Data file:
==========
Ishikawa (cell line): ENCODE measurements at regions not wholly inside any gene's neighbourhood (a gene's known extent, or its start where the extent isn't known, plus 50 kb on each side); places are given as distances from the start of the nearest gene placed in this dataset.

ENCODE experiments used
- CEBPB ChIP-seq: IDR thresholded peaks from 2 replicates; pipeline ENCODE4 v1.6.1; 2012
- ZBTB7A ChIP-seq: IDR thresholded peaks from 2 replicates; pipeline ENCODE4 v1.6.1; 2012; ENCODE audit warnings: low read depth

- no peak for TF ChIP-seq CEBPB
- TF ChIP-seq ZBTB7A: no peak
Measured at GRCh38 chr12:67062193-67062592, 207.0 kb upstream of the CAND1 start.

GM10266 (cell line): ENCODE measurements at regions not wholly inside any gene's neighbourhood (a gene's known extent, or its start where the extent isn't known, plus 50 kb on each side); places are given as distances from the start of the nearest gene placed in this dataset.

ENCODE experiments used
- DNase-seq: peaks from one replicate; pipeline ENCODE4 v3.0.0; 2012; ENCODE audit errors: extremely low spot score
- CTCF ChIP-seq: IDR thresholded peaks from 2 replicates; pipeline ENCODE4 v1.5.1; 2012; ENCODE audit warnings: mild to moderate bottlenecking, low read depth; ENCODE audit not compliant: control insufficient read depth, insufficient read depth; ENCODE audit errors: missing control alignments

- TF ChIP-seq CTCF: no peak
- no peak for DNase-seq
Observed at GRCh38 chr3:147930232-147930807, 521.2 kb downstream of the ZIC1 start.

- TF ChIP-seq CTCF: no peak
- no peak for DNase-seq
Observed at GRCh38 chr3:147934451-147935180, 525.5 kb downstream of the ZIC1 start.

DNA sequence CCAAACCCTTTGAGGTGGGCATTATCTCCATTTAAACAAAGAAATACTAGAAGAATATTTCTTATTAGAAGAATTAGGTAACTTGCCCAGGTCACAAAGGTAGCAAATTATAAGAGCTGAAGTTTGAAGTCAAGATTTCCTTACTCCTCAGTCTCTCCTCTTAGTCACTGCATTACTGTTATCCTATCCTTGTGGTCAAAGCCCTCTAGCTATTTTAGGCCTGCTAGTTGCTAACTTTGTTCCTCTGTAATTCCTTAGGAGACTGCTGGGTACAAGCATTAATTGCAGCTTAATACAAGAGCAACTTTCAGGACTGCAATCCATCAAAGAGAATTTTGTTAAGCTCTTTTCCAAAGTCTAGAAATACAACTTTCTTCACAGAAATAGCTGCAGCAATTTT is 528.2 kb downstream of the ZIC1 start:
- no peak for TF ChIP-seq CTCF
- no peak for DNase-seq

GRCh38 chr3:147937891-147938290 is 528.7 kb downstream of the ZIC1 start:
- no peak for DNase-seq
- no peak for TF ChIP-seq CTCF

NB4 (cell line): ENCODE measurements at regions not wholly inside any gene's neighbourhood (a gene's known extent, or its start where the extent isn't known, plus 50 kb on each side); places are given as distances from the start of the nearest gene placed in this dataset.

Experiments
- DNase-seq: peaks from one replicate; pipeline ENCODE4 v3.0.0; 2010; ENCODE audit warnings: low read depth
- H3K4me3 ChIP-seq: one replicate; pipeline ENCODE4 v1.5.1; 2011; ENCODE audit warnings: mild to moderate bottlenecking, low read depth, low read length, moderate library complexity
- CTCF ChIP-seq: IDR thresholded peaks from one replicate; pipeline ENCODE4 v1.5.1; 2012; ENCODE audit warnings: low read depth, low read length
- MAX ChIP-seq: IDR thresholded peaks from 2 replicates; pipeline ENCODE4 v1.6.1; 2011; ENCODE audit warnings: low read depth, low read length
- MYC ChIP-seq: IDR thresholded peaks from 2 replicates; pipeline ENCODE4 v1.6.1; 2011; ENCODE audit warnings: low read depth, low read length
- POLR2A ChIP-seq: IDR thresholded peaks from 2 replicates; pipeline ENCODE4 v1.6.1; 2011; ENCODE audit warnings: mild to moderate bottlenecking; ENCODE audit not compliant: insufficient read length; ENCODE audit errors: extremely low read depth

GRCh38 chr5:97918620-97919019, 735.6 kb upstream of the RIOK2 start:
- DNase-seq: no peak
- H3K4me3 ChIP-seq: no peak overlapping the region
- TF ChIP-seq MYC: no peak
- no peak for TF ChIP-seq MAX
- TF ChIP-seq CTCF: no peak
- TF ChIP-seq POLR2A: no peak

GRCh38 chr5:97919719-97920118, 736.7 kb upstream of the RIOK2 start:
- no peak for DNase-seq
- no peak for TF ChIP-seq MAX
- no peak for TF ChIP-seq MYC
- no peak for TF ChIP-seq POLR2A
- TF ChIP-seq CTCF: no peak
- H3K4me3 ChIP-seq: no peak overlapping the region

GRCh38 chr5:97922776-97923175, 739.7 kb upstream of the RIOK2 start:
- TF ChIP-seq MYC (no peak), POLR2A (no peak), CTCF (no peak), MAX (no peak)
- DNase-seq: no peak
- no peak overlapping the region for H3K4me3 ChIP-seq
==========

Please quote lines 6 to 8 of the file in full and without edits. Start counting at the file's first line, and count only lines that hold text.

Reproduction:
- TF ChIP-seq ZBTB7A: no peak
Measured at GRCh38 chr12:67062193-67062592, 207.0 kb upstream of the CAND1 start.

GM10266 (cell line): ENCODE measurements at regions not wholly inside any gene's neighbourhood (a gene's known extent, or its start where the extent isn't known, plus 50 kb on each side); places are given as distances from the start of the nearest gene placed in this dataset.